Scottish political staffers in the corridors of European Parliament’s Altiero Spinelli Building in Brussels must know something the rest of us don’t. They’re telling anyone who will listen that no matter who wins the referendum, the following Monday it will be business as usual: flights are booked, committee work diarised, restaurant tables locked in.

Or perhaps the Euro-Scots are just putting on a brave face. They must know that if the “yes” vote carries the day in the September 18 referendum, everything about their role in the European Union will be up for debate. There will be no going back.

Both sides agree that an independent Scotland would have to apply for EU membership, a process that can take years. Scottish EU civil servants and Scotland’s eight members of the European Parliament (MEPs) can therefore expect to spend time in a no-man’s land while the EU decides what to do with them.

The EU could end this uncertainty in a flash. The European Commission (the EU’s executive) could announce measures to manage the transition to ensure that, for example, Scots in EU countries on United Kingdom passports would be allowed to stay.

But the EC has been on the receiving end of British outrage often enough to know when to keep its mouth shut. And this is one such occasion, according to the EC’s unflappable Danish spokeswoman, Pia Ahrenkilde-Hansen. “We do not feel, at this time, in the middle of the final stages of the campaign, that we should interfere with what is an internal, democratic process,” she said.

The caution might have something to do with the fact that the last time EC President Jose Manuel Barroso tackled the issue, it didn’t end well. The former Portuguese prime minister told the BBC it was “extremely difficult, if not impossible”, for an independent Scotland to be welcomed back into the EU.

His comments may have gone down well in Westminster and Madrid — Spain is particularly concerned that Scottish independence would set a precedent for Catalan separatists. But the remarks sparked a backlash in Scotland, and since then the EC has stuck to a strict “no comment” policy.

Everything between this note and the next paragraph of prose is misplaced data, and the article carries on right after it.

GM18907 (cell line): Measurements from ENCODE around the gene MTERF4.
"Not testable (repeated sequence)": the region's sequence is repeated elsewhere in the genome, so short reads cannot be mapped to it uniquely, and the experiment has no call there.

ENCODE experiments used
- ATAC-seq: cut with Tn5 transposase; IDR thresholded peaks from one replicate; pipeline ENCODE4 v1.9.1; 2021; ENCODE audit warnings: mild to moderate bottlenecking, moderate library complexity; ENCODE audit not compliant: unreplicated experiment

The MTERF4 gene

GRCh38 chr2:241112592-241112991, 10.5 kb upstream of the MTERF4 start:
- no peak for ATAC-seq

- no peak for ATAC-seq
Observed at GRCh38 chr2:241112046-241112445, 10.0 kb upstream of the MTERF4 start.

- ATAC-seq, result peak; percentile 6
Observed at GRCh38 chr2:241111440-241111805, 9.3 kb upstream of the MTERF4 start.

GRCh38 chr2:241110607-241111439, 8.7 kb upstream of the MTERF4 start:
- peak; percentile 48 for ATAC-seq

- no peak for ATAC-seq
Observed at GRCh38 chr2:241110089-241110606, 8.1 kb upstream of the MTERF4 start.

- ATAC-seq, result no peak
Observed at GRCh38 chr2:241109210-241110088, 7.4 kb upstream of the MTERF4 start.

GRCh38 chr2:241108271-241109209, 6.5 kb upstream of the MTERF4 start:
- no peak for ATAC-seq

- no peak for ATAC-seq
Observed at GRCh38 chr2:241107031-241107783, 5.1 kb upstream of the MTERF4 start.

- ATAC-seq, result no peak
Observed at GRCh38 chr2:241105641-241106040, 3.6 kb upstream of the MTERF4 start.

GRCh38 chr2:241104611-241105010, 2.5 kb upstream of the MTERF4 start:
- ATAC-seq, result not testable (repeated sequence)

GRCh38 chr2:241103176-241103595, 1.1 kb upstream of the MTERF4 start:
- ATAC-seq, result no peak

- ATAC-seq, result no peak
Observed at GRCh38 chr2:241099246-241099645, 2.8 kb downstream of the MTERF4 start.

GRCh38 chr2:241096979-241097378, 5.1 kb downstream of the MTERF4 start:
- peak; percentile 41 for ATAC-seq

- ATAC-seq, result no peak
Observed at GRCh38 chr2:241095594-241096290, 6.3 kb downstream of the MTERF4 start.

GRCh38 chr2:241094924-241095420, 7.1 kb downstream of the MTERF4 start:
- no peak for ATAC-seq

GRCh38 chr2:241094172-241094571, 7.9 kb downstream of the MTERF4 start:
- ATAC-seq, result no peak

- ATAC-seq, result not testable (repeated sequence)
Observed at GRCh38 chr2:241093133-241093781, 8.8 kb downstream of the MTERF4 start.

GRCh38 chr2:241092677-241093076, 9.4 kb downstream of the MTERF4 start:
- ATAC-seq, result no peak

The stonewalling has been driving the normally placid EU media corps into a frenzy. This week, Ahrenkilde-Hansen was heckled and derided by journalists, with one reporter describing her approach as “a bizarre way to see the democratic process”.

Clearly, the EU has given some thought to a transition plan for an independent Scotland: the alternative would be a posse of parliamentary security guards rounding up Scottish illegals. Yet by pretending it hasn’t, the EC is adding to the uncertainty over an independent Scotland’s future in the EU — something that plays into the hands of the unionists.

“It is conceivable that, unless we choose to change our constitutional circumstances this coming September, we could be dragged out of the European Union against our will.”

Yet even as EU leaders are claiming the issue has nothing to do with them, Scotland’s First Minister Alex Salmond is arguing the opposite. Speaking in Belgium in April, he said independence might actually prove to be Scotland’s best chance of remaining in the EU. His logic was simple. Unlike their English counterparts, Scots are comparatively positive about EU membership (two-to-one in favour). However, with the British government committed to holding a referendum on EU membership in 2017, a UK exit from the EU is a real prospect.

“People in Scotland would almost certainly vote to stay in the EU, but the result for the UK as a whole is much more doubtful,” Salmond said. “Because Scotland makes up just over 8% of the UK population, it is conceivable that, unless we choose to change our constitutional circumstances this coming September, we could be dragged out of the European Union against our will.”

That may be. But Scottish Labour MEP Catherine Stihler told me that leaving the EU in the hope of rejoining was a big gamble. “We are part of the United Kingdom at the moment; we are part of the European Union at the moment,” she said. “The nationalists risk both of these.”

And whatever you think of Barroso, at least he had his finger on the pulse of Europe’s national leaders. So, when he described Scotland’s accession as “virtually impossible”, you can bet he wasn’t freestyling. Just because you don’t need a passport to cross most EU borders doesn’t mean you can mess with state sovereignty.

Peter Fray

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